Mr. Calabria, appointed by President Trump, has focused on preparing Fannie and Freddie to leave government control, which requires them to build up more capital by retaining profits and issuing stock. The companies and FHFA announced new steps towards privatization last week.

Some industry executives say Fannie and Freddie should be run not to maximize their profits but the broader welfare of the economy. They also say tightening conditions on refinancing a loan doesn’t protect the companies since they are already on the hook for the existing loan.

Historically, 30-year fixed mortgage rates hover around 1.7 percentage points above the 10-year Treasury yield. That spread is now 2.6 points, implying the mortgage rate should be closer to 2.5% than 3.3% now.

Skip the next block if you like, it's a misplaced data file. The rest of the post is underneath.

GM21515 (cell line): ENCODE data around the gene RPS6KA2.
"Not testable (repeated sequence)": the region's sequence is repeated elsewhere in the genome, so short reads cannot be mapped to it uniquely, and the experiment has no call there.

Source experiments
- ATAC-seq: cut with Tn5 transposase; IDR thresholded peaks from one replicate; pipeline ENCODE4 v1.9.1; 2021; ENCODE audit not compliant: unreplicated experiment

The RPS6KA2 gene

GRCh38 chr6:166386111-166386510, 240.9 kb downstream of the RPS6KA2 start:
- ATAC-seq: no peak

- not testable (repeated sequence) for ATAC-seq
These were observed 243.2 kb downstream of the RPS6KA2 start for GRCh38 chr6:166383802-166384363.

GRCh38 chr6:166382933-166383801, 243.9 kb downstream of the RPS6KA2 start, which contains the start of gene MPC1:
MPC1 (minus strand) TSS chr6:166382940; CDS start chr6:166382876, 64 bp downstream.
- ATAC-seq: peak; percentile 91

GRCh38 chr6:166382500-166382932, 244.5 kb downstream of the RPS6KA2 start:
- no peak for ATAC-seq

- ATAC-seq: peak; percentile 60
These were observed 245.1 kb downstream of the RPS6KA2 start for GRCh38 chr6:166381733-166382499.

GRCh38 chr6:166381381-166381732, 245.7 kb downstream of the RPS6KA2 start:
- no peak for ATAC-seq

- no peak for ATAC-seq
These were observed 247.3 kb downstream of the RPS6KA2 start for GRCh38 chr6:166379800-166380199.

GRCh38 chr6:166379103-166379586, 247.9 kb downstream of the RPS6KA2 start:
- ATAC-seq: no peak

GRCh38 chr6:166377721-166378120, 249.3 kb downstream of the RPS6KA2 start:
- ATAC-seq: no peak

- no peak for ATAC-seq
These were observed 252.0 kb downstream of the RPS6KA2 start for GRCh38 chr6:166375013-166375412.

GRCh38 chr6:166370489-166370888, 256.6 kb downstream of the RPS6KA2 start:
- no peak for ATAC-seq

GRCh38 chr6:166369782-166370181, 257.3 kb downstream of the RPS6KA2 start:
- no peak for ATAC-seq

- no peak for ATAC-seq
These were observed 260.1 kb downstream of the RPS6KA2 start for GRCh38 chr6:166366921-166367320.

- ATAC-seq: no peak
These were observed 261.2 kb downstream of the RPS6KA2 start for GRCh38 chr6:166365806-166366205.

Such spreads are usually created when Treasury yields fall because lenders are slow to ramp up to handle refinances. The drop by the Fed is only seen when the lenders respond to the rate cuts . If lenders don’t cut their rates then the Fed’s low-rate policies won’t feed through the broader economy.

The Urban Institute think tank says nearly two out of three loans made in 2019 would fail to meet at least one of the stricter standards certain lenders have imposed since March.

“Mortgage standards haven’t yet recovered from the great recession,” said Michael Neal, a senior research associate at the institute. “So there are a number of borrowers, particularly racial minorities, who were already locked out before we came into the pandemic. Now the pandemic hits and we see a new round of tightening.”